Control Panel

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A Control Panel is a device that monitors or controls a mechanism.

Description (Specifications)[edit]

A mechanism is any of the devices, drives, sensors, weapons, defenses, or other installations which equip a ship.

The control panel is the interface between mechanisms and the crew. A control panel includes data output (such as a visual and audio display screen adapted to the sensory needs of the user) coupled with data input devices (touch and sound responsive).

Computer Control Standards[edit]

Computer Controls: In almost all cases where the ship's computer can control a given ship function (gravity, doors, etc.), orders fed in at the central bridge computer take precedence over those fed in at local controls. Only if the computer is inoperative will a computer override be ineffective.[1] Some ships have been known to be built with a different system set-up, but this arrangement is commonplace on most vessels within Charted Space. [2]

Control Panel Types[edit]

Control panels are directly linked to the mechanism, device or system that they control. They are either mounted on the mechanism itself or housed in a console.

  • A general rule of thumb is that a separate control panel is required for approximately every 500m³ of volume of a mechanism.
  • A control panel that includes "Linked" within its name has a physical connection to the ship's computer.

Mechanical Control Panels[edit]

  • A basic mechanical control panel has wheels, knobs, levers, switches, and rudimentary readouts typically consisting of gauges and dials. It is available from TL-5.
    • Some very advanced mechanisms have basic mechanical controls as a failsafe cutoff mechanism.
  • An enhanced mechanical control panel has sophisticated controls capable of very precise settings and includes a variety of operator aids such as power assistance. It provides a broad range of data feedback and readouts in the form of gauges, dials, lights, and audio alerts. It is available from TL-6.

Electronic Control Panels[edit]

  • Electronic: An electronic control panel contains its own internal computer processor. It typically includes electromechanical controls, such as a joystick, and computer interfaces such as pressure pads or keyboards. It has a combination of detailed flat 2D computer displays, sophisticated mechanical displays, and digital electronic gauges and readouts. It is available from TL-7 and includes data ports.
    • Electronic Linked control panels are available from TL-8 and include data ports.

Computer Linked Control Panels[edit]

They are an evolution of electronic linked control panels. They have sophisticated software, voice control and voders, movement-sensitive interfaces and other advanced features. They are available from TL-9 and include data ports.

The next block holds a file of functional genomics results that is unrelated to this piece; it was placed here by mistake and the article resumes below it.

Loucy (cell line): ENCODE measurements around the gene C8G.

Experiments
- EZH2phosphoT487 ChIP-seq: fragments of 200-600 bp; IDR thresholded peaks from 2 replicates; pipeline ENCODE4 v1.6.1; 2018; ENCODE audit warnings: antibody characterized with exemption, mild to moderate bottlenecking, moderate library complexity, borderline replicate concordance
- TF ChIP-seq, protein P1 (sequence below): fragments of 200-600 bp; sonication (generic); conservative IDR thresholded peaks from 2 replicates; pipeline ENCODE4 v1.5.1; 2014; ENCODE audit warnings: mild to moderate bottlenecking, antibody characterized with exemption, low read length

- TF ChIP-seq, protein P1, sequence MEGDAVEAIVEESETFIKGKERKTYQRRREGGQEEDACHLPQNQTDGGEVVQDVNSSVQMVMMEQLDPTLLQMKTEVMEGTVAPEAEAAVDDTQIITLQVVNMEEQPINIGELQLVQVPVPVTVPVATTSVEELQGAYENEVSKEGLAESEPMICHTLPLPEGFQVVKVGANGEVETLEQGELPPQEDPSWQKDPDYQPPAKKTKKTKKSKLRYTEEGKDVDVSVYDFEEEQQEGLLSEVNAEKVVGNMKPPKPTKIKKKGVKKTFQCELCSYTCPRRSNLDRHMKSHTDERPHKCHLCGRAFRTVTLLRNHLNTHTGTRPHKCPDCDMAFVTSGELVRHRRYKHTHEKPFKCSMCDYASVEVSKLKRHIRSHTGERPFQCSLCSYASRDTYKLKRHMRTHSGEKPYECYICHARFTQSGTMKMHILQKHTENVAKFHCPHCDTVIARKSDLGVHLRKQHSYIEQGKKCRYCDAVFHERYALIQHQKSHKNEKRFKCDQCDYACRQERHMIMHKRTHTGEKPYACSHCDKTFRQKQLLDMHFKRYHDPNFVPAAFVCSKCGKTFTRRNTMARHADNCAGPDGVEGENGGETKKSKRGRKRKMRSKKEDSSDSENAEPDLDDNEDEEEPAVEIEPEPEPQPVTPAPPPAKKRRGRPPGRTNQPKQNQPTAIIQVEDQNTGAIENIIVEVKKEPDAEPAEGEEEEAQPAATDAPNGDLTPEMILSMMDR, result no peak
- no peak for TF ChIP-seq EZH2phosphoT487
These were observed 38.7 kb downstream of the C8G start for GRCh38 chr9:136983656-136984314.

Dynamic Control Panel[edit]

A dynamically configurable control panel that includes electromechanical controls, such as a joystick, and computer interfaces. It has a combination of detailed flat 2D computer displays and digital electronic gauges and readouts. The operator may reconfigure the controls at a moment's notice. It is linked to the ship's computer. It is available at TL-10 and includes data ports.

Holographic Control Panel[edit]

A holographic control panel is fully interactive, containing both electromechanical controls and dynamically configurable 3D controls. The operator may reconfigure the controls at a moment's notice. It is linked to the ship's computer. It is available at TL-13 and includes data ports.

A linked control panel has a hard connection to the ship's computer.

Data Ports[edit]

  • A Data Port is a physical interface for connecting cables; it typically includes a wireless connection. A Data Port by itself cannot be used to control a mechanism; it is a connection between the mechanism and some other device.

History & Background (Dossier)[edit]

A crew workstation consists of a combination of one or more control panels and displays housed in a control console and including a seat (which is often an acceleration couch).

Different cultures and sophont societies have different standards and expectations of what a bridge, cockpit, or crew station will look like. Each of the major races have their own style and expectations.

Control Panel Development Sequence[edit]

Technological Overview of Control Panel Evolution[edit]

No information yet available.

TL:1-3:
No information yet available.

TL:4-6:
No information yet available.

TL:7-9:
No information yet available.

TL:10-12:
No information yet available.

TL:13-15:
No information yet available.

TL:16-18:
No information yet available.

References & Contributors (Sources)[edit]

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This article was copied or excerpted from the following copyrighted sources and used under license from Far Future Enterprises or by permission of the author.

  1. Jordan Weisman. "Book 2." Adventure Class Ships Volume 1 (1982): 6.
  2. An unpublished factoid written by Maksim-Smelchak